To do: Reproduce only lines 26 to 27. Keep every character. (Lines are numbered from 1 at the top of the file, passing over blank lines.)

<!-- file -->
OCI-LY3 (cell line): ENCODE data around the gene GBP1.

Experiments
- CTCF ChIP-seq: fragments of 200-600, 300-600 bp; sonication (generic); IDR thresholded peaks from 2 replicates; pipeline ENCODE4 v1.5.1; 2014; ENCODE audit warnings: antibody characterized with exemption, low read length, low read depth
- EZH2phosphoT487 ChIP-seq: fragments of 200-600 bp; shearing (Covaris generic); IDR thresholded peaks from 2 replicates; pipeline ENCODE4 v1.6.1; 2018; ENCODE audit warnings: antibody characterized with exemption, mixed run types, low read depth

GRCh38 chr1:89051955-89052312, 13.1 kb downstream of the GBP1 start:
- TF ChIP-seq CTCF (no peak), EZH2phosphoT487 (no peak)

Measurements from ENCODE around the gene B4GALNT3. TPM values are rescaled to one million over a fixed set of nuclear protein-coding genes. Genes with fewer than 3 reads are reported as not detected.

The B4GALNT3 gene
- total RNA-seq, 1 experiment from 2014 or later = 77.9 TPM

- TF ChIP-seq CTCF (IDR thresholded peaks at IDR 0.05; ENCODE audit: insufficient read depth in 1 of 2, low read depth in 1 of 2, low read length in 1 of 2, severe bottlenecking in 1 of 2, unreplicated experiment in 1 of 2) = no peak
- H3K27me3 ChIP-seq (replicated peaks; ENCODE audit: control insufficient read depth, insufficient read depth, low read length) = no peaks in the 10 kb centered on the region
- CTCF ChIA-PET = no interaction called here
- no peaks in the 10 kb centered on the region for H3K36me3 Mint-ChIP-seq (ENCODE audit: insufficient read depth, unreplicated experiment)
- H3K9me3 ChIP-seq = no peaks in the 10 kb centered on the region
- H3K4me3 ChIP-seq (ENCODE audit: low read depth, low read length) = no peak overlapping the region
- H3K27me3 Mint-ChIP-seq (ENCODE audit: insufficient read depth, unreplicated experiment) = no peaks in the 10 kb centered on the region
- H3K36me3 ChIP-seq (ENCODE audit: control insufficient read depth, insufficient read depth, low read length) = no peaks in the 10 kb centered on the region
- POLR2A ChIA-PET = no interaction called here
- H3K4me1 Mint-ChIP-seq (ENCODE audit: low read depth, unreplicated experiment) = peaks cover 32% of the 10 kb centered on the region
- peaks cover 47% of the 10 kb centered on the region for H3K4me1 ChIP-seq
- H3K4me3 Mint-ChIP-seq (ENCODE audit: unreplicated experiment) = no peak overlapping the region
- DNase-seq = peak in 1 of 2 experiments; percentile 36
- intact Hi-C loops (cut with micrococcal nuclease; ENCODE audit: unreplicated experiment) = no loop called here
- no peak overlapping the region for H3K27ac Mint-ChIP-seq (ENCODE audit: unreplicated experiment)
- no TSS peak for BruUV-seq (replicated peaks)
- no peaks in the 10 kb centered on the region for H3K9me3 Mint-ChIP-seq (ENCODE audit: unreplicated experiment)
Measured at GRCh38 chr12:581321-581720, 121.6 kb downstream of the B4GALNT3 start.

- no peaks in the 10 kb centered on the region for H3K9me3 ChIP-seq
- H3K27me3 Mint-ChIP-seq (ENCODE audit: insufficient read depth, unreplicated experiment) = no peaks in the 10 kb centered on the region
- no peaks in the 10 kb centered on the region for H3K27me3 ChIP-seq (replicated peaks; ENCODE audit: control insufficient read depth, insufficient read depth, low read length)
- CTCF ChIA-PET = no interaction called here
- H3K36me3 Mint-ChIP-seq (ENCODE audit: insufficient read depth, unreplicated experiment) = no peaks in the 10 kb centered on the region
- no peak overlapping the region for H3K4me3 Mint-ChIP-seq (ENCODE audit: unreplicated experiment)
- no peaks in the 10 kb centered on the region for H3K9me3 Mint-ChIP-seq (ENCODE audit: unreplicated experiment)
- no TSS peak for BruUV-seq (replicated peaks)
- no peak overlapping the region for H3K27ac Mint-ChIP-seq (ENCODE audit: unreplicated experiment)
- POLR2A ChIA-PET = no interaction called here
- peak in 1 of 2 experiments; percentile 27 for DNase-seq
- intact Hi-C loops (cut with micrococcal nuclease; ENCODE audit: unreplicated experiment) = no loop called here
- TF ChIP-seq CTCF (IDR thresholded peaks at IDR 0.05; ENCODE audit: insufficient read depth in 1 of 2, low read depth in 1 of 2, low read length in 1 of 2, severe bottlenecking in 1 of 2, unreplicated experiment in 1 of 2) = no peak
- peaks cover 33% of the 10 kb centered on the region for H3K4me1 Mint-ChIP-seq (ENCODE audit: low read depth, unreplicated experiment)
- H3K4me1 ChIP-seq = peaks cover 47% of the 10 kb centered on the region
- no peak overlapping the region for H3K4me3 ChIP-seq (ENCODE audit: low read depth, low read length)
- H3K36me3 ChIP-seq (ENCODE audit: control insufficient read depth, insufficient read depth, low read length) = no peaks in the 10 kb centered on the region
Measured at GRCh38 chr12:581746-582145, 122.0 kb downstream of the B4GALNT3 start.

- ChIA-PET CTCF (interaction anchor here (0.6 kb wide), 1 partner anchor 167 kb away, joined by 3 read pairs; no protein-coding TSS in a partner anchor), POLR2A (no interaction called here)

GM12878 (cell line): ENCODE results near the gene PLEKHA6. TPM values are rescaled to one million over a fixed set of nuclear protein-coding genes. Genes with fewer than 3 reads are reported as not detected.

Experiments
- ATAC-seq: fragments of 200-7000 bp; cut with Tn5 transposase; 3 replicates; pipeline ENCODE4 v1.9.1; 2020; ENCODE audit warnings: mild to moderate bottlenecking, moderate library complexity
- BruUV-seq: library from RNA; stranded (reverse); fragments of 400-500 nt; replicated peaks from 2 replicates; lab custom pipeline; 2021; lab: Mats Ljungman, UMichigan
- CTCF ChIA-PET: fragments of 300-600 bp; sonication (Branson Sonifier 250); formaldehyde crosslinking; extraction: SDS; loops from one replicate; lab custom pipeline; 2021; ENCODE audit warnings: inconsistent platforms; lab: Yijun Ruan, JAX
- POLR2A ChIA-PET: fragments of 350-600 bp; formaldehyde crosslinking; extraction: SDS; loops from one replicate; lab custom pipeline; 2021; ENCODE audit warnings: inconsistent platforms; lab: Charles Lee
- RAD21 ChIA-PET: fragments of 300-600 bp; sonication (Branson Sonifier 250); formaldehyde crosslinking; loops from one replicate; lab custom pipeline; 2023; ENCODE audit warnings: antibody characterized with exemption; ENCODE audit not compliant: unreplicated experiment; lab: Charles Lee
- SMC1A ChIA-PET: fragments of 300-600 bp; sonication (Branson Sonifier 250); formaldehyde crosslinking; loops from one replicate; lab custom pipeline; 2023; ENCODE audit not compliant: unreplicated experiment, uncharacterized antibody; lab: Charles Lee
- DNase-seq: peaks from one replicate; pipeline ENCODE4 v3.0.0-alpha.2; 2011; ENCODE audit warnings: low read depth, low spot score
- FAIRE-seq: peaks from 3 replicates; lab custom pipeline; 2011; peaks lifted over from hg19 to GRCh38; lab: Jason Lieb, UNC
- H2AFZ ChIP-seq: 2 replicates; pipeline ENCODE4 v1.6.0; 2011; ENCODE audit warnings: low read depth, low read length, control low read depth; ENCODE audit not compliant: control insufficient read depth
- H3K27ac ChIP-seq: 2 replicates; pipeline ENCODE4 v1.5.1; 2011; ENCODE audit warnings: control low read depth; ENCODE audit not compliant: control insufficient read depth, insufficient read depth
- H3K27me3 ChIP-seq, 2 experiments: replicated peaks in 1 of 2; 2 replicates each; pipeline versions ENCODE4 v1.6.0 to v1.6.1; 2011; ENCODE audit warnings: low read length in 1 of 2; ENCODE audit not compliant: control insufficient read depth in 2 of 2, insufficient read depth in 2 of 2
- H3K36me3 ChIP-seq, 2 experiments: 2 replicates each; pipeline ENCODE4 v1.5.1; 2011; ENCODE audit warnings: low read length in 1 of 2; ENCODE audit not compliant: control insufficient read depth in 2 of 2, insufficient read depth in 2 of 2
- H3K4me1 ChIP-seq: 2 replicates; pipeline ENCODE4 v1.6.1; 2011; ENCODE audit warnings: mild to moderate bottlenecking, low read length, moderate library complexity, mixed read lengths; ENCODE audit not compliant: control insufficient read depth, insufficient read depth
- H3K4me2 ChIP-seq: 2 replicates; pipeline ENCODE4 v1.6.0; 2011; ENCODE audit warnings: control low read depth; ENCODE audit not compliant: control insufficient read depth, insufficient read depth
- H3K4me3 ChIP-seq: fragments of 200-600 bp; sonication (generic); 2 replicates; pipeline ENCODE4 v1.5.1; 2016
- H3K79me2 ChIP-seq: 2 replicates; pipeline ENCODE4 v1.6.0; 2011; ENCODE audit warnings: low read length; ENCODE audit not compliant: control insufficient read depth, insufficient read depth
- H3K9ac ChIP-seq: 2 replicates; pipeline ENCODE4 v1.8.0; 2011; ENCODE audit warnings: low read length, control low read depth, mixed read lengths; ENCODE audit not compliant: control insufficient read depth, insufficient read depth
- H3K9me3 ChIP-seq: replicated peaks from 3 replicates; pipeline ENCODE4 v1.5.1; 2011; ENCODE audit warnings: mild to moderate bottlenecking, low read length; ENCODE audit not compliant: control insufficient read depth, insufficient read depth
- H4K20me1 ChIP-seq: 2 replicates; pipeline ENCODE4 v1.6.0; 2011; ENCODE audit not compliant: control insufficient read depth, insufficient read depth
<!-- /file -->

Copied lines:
- no peaks in the 10 kb centered on the region for H3K9me3 Mint-ChIP-seq (ENCODE audit: unreplicated experiment)
Measured at GRCh38 chr12:581321-581720, 121.6 kb downstream of the B4GALNT3 start.